The Bible says that we must give God the Glory with everything that we do. Seattle Seahawks quarterback Russell Wilson has never had an issue with that. Wilson recently became the fastest quarterback to reach 100 wins after a 28-21 win against the San Francisco 49ers. After getting this tremendous achievement, Wilson tweeted, “Jesus…YOU get […]
I think it’s safe to say that I’m Beliefnet’s resident obsessionado of all-things Stephenie Meyer’s “Twilight Series.” And those of you who followed my posts leading up to the release of book four, “Breaking Dawn,” I was, um, kind of excited about it. I attended the NYC launch of the “Breaking Dawn Concert Series” on August 1st, and I even wrote an op-ed piece in the Wall Street Journal about the teen (and Twilight Moms) response to the intensely erotic, romantic dimension of the “Twilight Series.”
The only thing I knew (unfortunately) before I left was that there was a BIG BACKLASH and that it was being covered in all the major magazines,newspapers, and blogs. My initial thoughts were: “Oh no! Team Edward suffers a horrible defeat. Bellaends up with Jacob and Team Jacob prevails,” or possibly, “Gaahh! Bella doesn’t become a vampire after all!”
When I actually read “Breaking Dawn,” however, I was mystified by what fans were so upset about. And I didn’t find out until I got back this week.
So…SPOILER ALERT…What in the world are people so upset about?
Granted, though I was elated that the wedding between Edward and Bella went off without a glitch right away, I was a little put-off by the scary-baby incident (though once I was into the story I saw it coming). By the time I was further into the story I also had a feeling that Jacob would imprint on her, solving Jacob’s broken heart situation, so, though it is weird to think of Jacob destined to end up with a, um, baby as his soul-mate, I was ready for it when it happened.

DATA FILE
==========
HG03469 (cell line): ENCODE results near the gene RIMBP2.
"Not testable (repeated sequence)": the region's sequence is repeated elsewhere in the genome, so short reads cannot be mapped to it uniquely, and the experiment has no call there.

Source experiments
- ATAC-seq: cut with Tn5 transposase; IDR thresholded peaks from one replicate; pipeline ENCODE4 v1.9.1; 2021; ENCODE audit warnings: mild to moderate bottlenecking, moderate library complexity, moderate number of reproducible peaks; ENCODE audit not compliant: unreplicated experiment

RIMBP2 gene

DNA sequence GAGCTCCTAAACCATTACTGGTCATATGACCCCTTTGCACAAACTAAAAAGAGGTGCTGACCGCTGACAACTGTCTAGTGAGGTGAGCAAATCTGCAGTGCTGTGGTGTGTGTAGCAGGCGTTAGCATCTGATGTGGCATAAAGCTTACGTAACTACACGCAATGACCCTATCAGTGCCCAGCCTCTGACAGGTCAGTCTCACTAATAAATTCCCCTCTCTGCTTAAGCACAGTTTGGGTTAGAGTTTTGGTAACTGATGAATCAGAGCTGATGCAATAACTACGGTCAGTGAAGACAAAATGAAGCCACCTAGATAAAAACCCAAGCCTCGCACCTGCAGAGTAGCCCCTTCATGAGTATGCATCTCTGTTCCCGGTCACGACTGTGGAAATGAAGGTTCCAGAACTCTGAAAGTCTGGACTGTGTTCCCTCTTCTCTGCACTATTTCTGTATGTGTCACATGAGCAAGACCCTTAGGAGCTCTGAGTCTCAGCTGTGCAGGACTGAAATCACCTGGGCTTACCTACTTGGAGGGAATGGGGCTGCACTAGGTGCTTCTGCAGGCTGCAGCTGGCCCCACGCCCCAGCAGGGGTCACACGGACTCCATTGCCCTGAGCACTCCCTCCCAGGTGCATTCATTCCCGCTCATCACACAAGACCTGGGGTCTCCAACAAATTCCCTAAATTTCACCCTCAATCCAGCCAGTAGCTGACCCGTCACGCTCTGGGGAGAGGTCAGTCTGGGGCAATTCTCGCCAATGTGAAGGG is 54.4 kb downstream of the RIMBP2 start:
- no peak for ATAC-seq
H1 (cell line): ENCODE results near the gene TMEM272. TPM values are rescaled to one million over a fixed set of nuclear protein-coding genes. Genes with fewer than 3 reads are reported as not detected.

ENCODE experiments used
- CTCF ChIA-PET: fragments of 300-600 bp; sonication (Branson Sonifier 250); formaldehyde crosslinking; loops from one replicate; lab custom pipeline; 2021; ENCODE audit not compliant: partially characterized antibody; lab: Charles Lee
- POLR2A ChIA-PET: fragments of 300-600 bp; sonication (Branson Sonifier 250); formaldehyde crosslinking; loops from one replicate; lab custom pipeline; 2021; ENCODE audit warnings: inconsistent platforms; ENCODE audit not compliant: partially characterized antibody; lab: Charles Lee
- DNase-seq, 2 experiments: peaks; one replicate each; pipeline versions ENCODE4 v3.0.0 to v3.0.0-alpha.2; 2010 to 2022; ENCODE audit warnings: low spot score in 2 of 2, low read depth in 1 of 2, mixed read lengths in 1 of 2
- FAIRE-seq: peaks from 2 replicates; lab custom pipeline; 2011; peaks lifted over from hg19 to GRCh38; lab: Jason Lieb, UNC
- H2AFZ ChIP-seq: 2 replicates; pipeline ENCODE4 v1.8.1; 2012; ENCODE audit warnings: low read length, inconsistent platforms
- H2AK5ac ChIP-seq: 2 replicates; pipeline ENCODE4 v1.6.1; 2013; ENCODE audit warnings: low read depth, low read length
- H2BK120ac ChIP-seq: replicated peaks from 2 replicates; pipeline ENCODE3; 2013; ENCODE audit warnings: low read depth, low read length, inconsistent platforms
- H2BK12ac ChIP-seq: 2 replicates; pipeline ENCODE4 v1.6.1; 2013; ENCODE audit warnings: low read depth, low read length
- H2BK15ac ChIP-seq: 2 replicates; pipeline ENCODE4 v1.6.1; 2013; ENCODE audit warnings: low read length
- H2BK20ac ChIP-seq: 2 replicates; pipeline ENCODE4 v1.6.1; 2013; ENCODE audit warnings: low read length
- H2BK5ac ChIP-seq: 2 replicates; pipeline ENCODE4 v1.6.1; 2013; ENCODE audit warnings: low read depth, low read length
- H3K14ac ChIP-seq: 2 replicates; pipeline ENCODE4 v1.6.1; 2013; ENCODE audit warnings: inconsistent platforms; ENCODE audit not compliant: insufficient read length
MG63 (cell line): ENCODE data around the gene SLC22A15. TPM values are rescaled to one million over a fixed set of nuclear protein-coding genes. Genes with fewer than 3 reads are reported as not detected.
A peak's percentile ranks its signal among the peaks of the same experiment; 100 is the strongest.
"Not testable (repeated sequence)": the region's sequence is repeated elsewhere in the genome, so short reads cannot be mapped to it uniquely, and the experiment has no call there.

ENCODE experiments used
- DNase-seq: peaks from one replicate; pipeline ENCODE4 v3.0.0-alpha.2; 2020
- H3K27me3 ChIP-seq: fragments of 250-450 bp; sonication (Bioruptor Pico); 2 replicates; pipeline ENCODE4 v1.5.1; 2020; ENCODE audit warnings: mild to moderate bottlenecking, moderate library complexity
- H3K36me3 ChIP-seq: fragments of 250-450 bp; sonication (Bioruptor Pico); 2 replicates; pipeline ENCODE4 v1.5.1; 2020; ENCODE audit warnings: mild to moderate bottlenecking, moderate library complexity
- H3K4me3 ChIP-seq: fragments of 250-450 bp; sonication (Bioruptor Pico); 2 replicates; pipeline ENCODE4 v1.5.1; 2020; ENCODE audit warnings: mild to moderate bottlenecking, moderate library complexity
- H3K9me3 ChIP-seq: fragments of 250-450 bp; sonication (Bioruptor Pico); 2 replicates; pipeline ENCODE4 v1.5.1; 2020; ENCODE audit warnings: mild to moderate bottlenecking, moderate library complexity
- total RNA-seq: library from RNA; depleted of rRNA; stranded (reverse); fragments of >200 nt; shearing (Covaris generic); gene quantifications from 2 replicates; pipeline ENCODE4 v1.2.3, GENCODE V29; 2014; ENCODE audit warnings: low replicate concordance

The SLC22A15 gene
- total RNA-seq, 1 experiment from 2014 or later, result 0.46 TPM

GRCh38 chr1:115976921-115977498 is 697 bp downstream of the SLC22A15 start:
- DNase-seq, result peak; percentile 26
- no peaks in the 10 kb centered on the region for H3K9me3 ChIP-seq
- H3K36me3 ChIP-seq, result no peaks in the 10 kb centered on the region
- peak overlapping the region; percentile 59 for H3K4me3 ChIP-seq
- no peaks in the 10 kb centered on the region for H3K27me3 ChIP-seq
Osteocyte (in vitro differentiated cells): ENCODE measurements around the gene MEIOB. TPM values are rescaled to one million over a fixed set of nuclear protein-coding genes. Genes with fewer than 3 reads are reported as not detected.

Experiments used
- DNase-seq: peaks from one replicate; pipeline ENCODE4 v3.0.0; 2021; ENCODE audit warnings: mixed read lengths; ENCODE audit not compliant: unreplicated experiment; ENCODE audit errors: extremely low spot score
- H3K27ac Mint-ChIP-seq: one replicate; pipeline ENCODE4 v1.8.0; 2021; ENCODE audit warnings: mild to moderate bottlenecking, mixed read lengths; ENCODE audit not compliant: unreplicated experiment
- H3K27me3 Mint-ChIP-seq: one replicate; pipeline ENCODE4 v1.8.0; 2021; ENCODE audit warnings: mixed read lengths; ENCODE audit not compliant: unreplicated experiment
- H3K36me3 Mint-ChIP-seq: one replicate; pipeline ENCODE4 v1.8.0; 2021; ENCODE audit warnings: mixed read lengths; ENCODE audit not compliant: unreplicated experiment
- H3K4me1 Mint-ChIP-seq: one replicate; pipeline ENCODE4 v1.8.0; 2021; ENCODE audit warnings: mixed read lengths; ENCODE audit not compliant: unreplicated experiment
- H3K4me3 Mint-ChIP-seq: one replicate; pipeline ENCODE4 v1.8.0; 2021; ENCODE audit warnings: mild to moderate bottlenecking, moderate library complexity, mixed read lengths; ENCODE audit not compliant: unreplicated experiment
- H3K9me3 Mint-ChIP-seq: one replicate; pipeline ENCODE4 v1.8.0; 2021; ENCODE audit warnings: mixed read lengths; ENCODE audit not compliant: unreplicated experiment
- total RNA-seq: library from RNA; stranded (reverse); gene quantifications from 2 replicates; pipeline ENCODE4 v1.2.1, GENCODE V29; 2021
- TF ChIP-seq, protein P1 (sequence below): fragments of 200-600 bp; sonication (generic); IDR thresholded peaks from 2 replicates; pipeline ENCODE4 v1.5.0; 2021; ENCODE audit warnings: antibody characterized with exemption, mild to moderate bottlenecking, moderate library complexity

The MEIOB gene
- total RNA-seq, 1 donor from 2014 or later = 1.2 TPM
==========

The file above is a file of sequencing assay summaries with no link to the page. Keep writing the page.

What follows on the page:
That Bella became a vampire!
That Bella was a stellar new vampire–like the vampire world had never seen before!
That Bella turned out to be the strongest vampire of all and with the best super power!
That, in the end, everyone, but Bella and Edward got to live happily ever after!
Yay! I love a happy ending. Especially when this is the ending I wanted for the “Twilight Series” (perhaps minus the baby, but still, in the end I found it all interesting).
Call me sappy but: is this crazy backlash really justified? I mean, the most popular review on Amazon.com (which gives the book only one star) rails on Meyer for the ending being too happy! What?! And what’s this not so subtle anger suddenly about Bella getting married at 18 and having her marriage turn out to be happy and fulfilling? Rage that Meyer has “glorified” this possibility? We all knew Bella was headed in this direction for ages–Meyer prepared fans for this well. I wonder if what people are really angry about is the fact that Stephenie Meyer’s Mormonism (well known now by all) likely influenced her portrayal of early marriage and children, and fans are ultimately uncomfortable with Meyer’s religious affiliation? Is that what people are really upset about deep down?
The vicious attacks Meyer is getting about delivering a happy ending that includes a happy marriage and family mystifies me. I mean, this is fun, fantasy fiction. Most of us wanted Edward and Bella together in the end. Meyer gave us this and more.
What’s the problem then? Really? Is it, in the end, discomfort that Meyer’s faith has influenced the series far more than fans can handle? I can’t help but wonder…